You may not believe it but one of my passions is actually antique motor cars! Now, most articles on antique classic cars deal with car history and pedigree and how wonderful it can be own them. You often even get to read about how to find mechanics and spares for these cars. There’s one part to the antique car ownership experience that is often neglected though – storage and insurance.
There was something in the news recently about how these days, all films in the national archives are stored on hard disks. The only problem with this is that hard disks need to be spun up every once in a while. Leave them there like you would a book in a library, and a year or so later, they freeze and become completely unusable. You’ve seen those television shows about some lucky rich guy in Malibu or somewhere else who has a garage full of Rovers and E-Type Jags. The way they look, it’s they’re always standing there. The thing is though, that storing antique classic cars is all about keeping them moving often. An old car that just stands there for even a month can be far worse off for the experience.
The upholstery begins to fall apart with that kind of disuse. The tires begin to crack, the engine and transmission begin to seize, the batteries die, the fuel lines choke up, and so on. First-time classic car owners often just put their cars under a big old tarp and store them nicely all through winter and hope that in May, they can fire ‘em up and just rip through the spring air. Unfortunately, a car that just sits in the garage all through winter will barely be able to move come spring.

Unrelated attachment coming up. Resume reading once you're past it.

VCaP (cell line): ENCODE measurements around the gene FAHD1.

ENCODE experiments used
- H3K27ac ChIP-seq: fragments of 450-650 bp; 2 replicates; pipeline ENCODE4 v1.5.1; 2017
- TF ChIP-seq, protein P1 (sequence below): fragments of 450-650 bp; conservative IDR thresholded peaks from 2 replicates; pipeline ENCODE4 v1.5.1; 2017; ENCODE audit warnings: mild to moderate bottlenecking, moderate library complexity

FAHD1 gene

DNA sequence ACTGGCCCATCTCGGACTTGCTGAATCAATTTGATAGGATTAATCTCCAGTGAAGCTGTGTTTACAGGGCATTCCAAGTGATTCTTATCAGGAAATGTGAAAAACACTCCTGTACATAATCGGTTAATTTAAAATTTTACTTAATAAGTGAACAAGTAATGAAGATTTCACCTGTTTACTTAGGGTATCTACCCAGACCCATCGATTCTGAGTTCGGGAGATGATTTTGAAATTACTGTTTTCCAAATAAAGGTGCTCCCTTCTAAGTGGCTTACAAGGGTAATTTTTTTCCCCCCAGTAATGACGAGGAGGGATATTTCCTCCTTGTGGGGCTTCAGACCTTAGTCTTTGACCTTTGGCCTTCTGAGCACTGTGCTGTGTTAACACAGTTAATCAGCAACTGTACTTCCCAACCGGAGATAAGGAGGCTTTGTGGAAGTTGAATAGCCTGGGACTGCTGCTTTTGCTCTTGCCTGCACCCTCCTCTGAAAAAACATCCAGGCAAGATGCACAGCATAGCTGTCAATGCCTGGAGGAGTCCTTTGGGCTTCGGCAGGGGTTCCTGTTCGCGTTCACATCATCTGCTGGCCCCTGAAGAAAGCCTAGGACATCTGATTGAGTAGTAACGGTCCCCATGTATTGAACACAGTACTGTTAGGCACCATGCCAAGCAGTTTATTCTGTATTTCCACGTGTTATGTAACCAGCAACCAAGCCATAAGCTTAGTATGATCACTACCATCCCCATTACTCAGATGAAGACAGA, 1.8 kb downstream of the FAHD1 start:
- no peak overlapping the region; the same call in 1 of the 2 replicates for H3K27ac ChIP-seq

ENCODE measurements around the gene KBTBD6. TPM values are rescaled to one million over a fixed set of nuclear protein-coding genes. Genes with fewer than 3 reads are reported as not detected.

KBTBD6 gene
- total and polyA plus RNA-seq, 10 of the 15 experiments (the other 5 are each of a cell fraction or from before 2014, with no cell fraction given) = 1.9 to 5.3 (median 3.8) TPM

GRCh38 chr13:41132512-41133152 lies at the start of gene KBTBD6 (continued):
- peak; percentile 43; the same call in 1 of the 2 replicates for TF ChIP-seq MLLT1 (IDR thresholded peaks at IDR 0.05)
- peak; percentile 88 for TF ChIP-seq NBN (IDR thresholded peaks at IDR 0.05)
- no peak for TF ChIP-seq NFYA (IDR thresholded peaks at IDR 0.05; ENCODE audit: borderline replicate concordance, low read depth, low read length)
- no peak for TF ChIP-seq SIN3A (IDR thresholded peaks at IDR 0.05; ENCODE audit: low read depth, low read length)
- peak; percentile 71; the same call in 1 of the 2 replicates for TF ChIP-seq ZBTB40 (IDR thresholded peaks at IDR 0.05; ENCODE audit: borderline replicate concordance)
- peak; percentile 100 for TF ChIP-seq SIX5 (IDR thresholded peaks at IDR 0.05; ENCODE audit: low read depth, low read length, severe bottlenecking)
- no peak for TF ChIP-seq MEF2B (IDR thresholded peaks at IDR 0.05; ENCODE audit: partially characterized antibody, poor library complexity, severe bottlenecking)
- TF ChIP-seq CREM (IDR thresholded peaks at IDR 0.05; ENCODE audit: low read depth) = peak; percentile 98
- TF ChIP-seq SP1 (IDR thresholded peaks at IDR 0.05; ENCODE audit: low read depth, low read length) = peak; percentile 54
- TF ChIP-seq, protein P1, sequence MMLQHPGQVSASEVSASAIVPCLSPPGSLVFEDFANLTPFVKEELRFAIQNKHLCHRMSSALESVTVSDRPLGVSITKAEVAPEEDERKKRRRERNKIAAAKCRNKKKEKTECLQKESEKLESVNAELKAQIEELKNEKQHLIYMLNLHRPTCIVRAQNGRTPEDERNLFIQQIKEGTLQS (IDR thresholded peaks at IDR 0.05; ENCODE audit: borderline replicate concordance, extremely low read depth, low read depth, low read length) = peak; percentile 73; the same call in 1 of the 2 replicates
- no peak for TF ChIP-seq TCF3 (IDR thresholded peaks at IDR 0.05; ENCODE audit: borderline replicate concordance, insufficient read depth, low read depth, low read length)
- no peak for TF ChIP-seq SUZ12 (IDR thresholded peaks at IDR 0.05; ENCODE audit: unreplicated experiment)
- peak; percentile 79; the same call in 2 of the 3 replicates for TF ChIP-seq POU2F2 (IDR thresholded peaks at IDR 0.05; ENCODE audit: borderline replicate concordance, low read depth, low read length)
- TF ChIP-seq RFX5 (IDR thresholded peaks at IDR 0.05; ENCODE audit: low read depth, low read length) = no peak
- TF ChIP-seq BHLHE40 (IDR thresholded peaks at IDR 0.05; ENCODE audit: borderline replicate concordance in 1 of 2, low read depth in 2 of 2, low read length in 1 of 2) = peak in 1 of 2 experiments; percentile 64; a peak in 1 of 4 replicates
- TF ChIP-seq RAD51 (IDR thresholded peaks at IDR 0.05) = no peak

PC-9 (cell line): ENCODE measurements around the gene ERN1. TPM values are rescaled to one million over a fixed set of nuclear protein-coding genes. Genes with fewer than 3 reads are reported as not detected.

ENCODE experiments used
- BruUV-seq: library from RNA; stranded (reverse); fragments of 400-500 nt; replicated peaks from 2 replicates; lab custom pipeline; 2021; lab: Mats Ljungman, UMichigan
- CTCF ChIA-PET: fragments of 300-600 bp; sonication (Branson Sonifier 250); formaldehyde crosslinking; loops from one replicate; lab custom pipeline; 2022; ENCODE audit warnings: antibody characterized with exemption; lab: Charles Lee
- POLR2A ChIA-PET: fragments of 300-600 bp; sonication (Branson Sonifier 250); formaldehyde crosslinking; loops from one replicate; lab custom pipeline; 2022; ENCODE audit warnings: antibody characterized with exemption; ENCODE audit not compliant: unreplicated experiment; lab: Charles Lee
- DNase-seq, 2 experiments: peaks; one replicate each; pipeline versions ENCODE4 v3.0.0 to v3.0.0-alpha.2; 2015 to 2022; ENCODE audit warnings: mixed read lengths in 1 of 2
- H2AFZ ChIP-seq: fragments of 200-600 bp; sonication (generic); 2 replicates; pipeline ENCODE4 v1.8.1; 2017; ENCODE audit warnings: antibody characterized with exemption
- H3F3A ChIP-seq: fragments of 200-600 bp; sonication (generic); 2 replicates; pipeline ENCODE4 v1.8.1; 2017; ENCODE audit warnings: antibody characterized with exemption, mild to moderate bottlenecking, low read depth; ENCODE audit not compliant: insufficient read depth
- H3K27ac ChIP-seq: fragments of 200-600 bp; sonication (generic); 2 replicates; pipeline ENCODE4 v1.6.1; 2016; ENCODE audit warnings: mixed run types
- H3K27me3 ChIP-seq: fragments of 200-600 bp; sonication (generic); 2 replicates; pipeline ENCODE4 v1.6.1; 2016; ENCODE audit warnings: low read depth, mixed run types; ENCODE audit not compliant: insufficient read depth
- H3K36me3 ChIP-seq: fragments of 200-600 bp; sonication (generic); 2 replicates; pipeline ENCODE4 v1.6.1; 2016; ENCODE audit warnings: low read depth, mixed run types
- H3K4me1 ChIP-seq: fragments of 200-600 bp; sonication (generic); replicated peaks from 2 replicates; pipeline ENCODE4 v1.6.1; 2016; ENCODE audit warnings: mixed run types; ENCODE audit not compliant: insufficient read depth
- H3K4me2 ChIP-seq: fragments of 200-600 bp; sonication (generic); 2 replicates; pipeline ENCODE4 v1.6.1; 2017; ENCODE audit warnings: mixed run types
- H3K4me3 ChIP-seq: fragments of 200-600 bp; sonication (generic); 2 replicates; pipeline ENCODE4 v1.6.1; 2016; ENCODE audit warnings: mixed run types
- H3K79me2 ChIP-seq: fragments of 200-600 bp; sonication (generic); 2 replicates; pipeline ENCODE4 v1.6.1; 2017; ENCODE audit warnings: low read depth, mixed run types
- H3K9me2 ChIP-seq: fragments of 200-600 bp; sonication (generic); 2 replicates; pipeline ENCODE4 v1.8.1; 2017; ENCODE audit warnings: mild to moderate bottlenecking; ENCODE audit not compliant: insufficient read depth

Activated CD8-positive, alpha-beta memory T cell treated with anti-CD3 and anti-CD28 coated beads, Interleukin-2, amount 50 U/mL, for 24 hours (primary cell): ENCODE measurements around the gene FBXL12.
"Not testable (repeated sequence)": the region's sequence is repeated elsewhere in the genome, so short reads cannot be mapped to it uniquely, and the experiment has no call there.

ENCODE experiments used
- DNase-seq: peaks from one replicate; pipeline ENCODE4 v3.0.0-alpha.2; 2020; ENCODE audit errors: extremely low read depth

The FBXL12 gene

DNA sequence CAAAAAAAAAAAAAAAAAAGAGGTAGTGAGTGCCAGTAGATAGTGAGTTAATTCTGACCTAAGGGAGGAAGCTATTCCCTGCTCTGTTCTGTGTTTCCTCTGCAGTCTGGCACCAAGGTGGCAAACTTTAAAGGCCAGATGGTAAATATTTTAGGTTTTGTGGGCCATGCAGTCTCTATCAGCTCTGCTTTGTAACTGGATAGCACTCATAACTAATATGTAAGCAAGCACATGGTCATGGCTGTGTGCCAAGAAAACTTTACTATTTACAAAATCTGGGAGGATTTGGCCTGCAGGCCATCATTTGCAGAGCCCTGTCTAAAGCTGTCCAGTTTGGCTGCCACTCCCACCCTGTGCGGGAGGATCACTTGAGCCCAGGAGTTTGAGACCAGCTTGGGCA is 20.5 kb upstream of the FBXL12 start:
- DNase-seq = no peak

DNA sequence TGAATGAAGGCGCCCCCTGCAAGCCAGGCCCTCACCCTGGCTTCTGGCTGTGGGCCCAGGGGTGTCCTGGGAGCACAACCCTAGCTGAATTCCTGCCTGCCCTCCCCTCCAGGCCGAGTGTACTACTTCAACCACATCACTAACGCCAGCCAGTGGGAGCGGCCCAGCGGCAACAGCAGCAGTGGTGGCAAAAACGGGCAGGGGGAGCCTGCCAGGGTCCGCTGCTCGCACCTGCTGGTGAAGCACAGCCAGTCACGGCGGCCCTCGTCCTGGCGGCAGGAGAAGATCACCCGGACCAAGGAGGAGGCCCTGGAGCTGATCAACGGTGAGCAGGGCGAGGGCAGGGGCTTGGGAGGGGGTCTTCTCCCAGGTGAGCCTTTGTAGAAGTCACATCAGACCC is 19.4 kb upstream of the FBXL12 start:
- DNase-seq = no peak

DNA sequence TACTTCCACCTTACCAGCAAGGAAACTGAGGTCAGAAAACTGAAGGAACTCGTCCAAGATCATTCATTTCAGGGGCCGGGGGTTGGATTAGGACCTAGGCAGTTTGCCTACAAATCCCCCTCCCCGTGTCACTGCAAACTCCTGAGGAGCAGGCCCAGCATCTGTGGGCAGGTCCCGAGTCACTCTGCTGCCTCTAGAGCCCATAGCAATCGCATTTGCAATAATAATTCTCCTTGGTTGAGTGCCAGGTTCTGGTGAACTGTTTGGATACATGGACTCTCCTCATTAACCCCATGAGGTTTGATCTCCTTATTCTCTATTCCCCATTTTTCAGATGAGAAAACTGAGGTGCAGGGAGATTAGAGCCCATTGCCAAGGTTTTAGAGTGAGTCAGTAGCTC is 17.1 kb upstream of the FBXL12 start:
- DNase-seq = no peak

Before you store your car in winter, give her some detailing. That should take the best part of the problems.
Drive your car one last time before you put it in for storage for winter. And when the engine is still warm, drain out the oil, pack the universal joints with grease, refill your brake lines, drain out your fuel lines and your gas tank, drain out your radiator and the entire cooling system, disconnect the batteries, and raise the car up on jacks so that the tires aren’t holding anything up. Cracking a window before you put a big tarp on the car would be a good idea too.
Antique classic cars should usually be insured with specialty insurance companies that offer specialized programs. Companies like American Collectors Insurance and Silent Autos are particularly well-equipped.
With regular car insurance, they take depreciation into account when they value your car and compensate you went there is a problem. With specialty antique car insurance, they recognize how a classic is something that appreciates in value. They take into account how a classic is usually not driven that much too. This gets you a lower price than you might get with a regular insurance company.